A particular type of chilblains called equestrian perniosis, tend to occur in young women who are horse-riding enthusiasts (practice this sport for several hours daily during winters), and wear tight fitting breeches. In such individuals, infiltrated reddish-blue plaques develop symmetrically on lateral calves and outer aspects of thighs, with associated ulceration.
To prevent these lesions, experienced horse riders usually wear baggy breeches that give insulation, and are not tight enough to compromise the circulation.
People who indulge in sustained vigorous exercise program to lose weight drastically may also develop acral chilblains (on fingers and toes) along with bluish discoloration of extremities.
Acral chilblains are more common in people with low body mass
Other Variants of Chilblains
- Senile chilblains - These lesions develop in the elderly due to hardening of arteries, systemic diseases, prolonged exposure to cold or friction, and may persist for many weeks or months.
- Papular perniosis - The lesions develop in crops, as red colored raised areas and favor the sides of fingers, often superimposed on a background of bluish discoloration of extremities. This variant can occur at all times of the year.
- Pustular chilblains (Acrodermatitis pustulosa hie malis)
- Annular chilblains
- Perniosis associated with leukemia and other myeloproliferative disorders.
- Chilblain lupus - A distinct disease similar to discoid lupus erythematosus.
- Lupus pernio - A variant of sarcoidosis.
Spontaneous healing of chilblain lesions occurs when spring arrives, to occur again in the following winter.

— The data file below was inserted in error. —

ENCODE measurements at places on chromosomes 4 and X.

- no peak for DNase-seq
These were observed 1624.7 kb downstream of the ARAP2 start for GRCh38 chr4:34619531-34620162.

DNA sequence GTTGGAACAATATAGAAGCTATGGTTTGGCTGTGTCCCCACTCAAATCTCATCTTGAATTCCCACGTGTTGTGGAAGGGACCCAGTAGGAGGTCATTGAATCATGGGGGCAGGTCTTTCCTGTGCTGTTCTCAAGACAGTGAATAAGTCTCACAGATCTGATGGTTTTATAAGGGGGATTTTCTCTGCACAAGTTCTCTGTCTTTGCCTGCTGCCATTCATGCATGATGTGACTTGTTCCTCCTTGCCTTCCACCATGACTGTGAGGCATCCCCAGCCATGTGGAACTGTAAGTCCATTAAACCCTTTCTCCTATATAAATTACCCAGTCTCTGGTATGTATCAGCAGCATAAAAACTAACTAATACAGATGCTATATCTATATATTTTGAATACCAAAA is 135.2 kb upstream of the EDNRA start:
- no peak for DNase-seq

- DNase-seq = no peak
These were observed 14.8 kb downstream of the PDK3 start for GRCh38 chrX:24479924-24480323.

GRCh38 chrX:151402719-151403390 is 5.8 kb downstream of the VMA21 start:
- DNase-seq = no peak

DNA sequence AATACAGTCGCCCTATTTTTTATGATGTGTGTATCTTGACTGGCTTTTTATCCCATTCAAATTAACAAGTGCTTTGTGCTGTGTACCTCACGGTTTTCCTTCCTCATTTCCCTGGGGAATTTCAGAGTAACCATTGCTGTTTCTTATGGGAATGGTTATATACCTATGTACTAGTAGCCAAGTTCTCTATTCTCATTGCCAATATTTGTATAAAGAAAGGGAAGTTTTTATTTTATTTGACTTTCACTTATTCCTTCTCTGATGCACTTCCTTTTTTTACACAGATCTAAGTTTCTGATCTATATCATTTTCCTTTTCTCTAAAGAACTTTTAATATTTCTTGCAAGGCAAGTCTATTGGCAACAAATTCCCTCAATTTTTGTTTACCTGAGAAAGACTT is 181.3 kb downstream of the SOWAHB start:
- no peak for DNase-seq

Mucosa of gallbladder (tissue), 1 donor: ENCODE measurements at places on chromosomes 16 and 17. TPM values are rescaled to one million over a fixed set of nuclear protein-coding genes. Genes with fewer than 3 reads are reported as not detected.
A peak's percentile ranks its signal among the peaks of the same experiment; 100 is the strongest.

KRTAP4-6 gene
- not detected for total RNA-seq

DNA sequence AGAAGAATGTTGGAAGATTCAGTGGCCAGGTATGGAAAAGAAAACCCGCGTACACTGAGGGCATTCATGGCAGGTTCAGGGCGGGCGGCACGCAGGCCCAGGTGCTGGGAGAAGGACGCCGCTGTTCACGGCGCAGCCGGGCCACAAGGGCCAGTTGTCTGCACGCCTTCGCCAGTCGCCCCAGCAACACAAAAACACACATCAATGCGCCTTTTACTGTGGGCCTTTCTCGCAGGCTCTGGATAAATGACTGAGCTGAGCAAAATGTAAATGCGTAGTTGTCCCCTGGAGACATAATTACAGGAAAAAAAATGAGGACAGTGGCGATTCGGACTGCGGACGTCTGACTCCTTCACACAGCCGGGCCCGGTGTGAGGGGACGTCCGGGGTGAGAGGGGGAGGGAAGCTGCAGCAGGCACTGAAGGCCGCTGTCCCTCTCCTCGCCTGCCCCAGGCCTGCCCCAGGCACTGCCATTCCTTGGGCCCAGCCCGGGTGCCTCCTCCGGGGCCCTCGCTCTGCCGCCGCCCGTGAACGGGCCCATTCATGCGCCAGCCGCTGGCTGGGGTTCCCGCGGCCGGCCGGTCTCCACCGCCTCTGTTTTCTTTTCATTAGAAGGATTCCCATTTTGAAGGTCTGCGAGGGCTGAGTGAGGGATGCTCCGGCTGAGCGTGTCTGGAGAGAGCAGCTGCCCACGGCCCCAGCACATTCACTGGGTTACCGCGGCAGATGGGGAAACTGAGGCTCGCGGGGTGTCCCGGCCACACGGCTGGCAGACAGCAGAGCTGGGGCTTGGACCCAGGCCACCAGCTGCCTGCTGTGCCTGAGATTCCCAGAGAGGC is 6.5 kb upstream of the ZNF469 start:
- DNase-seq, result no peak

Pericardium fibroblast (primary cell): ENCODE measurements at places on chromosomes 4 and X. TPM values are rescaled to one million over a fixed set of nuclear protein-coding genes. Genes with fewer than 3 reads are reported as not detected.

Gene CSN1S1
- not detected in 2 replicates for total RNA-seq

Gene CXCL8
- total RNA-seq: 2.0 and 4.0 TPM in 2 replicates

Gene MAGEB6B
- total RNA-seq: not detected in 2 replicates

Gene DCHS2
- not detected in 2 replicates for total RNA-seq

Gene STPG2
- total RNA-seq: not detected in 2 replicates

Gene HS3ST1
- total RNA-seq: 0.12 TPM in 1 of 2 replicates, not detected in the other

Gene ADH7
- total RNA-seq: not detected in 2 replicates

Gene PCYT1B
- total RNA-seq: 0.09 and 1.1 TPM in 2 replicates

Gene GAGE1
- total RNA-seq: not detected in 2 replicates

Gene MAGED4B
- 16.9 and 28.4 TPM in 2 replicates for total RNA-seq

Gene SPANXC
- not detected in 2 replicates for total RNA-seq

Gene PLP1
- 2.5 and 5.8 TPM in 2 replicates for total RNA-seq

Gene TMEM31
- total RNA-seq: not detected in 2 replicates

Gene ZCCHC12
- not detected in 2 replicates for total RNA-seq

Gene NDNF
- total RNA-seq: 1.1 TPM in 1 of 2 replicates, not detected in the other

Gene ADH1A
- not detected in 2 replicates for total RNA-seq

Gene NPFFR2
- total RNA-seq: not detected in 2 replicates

Treatment of Chilblains
- Prophylactic wearing of warm, loose, insulating clothing, and living in warm housing conditions and workplace. A susceptible person should avoid rapid changes in temperature from cold to warm. In order to maintain a healthy blood circulation, the affected person should avoid immobility. A short course of ultraviolet light in the beginning of winter was a tradition that has been refuted in recent studies. Once chilblains have occurred, rest, warmth, and topical antipruritics are essential. Keep the area dry to prevent superinfections.
- Blood vessel dilator medicines of the calcium channel blocker group (Nifedipine, Diltiazem) are beneficial to cure the existing lesions and to prevent new lesions from developing, especially for severe recurrent perniosis. A headache and flushing are troublesome side effects of these medicines in some individuals.
- Pentoxifylline (Trental) is another medication that helps to improve the blood flow and heal chilblains.
- Nicotinic acid derivatives.
- Topical application of minoxidil.
- Infection prevention - If your skin has broken, cleaning and protecting the wounds prevents infections.
- Vitamin-D and Calcium supplements.
How To Prevent Chilblains
- Avoid rapid changes in temperature from cold to warm.
- Wear loose warm, socks, shoes, and gloves. Avoid tight fitting footwear.
- Wear a hat and a scarf to protect the ears and nose.
- Place cotton wool between the toes to improve circulation.
- Soak hands and feet in warm water with Epsom salt for 15-20 minutes, 3-4 times a day.
- Healthy diet.
- Exercise at least 3-4 times a week to improve circulation.
- Avoid alcohol before going out in the snow.
- Avoid scratching on itchy areas.